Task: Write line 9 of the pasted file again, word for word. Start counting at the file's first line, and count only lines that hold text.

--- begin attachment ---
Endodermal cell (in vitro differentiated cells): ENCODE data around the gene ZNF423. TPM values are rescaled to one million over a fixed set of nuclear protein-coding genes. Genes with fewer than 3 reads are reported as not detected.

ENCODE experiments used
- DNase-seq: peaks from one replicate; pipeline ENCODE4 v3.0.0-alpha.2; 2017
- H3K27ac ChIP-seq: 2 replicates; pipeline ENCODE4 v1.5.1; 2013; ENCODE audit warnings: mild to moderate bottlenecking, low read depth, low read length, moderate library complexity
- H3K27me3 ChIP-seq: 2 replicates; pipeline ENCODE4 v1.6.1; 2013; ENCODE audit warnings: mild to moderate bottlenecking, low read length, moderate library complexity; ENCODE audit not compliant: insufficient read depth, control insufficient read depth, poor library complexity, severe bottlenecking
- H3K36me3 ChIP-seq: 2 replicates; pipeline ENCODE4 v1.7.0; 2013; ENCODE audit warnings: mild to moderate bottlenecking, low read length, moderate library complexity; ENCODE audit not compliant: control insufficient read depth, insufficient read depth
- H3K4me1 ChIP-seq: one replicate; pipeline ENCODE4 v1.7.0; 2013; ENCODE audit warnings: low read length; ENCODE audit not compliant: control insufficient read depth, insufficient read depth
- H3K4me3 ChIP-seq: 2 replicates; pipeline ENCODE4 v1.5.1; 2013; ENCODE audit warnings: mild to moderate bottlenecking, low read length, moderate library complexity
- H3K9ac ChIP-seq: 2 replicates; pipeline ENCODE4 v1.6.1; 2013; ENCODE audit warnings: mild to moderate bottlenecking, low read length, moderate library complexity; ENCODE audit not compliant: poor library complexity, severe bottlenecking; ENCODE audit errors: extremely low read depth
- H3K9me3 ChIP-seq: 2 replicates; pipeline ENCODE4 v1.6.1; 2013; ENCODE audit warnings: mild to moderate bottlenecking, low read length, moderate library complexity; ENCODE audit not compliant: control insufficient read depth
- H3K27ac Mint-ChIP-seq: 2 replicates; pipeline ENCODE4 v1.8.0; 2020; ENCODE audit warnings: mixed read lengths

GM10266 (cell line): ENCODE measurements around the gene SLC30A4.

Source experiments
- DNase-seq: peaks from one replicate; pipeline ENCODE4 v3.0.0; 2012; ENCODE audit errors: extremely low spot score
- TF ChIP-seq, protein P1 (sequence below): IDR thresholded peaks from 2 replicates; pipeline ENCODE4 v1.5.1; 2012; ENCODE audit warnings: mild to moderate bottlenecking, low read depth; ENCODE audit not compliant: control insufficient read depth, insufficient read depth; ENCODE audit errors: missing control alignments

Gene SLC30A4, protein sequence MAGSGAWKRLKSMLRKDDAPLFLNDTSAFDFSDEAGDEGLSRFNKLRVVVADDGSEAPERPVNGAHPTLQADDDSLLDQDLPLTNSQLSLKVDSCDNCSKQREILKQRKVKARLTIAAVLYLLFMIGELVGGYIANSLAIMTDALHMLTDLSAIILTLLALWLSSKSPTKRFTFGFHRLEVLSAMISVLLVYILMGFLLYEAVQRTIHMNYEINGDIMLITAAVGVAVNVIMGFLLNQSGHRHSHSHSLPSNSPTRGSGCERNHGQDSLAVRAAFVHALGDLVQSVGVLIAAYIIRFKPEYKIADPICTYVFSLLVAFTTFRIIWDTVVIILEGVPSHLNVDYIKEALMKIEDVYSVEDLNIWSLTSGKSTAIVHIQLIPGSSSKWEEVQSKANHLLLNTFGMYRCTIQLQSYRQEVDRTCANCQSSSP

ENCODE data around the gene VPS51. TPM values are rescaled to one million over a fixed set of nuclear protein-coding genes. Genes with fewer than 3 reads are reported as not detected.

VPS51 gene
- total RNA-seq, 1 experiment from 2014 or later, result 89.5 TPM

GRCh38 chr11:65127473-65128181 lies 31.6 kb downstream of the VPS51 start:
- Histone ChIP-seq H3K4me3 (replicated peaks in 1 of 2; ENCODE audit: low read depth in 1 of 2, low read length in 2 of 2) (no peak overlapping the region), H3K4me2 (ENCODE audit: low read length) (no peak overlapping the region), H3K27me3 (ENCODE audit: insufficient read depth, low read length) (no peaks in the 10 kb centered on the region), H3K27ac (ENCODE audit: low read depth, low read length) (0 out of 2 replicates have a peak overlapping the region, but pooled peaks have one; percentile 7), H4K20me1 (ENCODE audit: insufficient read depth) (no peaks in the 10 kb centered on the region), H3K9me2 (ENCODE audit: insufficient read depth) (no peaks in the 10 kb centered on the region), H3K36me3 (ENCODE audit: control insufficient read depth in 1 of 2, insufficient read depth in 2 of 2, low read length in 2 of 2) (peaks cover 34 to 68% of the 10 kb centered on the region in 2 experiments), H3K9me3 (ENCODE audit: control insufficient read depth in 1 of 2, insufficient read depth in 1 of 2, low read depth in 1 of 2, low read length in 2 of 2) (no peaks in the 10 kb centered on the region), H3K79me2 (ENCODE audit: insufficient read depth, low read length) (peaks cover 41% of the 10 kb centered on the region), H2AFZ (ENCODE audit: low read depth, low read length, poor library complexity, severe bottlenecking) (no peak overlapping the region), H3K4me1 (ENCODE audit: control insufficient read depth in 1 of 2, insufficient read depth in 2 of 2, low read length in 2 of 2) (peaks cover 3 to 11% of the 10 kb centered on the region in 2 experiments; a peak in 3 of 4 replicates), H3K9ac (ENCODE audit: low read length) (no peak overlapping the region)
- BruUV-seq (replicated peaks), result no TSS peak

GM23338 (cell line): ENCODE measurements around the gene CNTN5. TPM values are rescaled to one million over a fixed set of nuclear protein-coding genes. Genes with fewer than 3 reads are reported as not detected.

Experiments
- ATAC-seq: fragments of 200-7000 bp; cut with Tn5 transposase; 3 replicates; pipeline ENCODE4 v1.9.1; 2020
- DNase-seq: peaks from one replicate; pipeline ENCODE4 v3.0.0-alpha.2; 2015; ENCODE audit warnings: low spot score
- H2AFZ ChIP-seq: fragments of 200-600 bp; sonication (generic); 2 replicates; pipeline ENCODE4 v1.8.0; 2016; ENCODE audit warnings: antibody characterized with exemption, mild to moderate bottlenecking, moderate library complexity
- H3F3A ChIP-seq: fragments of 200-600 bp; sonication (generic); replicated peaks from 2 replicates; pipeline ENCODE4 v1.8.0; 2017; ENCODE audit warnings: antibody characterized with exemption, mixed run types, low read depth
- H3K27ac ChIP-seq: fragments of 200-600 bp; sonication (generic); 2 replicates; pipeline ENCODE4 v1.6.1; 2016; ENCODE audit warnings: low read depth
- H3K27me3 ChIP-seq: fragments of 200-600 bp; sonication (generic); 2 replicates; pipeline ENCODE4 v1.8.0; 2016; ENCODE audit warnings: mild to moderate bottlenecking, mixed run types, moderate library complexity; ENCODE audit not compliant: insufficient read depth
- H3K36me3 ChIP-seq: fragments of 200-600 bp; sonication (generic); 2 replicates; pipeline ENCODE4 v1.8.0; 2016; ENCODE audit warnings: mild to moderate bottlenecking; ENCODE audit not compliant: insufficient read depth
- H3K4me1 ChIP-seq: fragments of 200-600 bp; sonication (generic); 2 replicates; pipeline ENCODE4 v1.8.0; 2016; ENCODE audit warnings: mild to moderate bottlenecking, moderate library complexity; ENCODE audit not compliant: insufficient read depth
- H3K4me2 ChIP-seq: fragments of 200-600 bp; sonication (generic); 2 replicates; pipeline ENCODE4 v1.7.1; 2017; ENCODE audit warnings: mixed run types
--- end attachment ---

- H3K9ac ChIP-seq: 2 replicates; pipeline ENCODE4 v1.6.1; 2013; ENCODE audit warnings: mild to moderate bottlenecking, low read length, moderate library complexity; ENCODE audit not compliant: poor library complexity, severe bottlenecking; ENCODE audit errors: extremely low read depth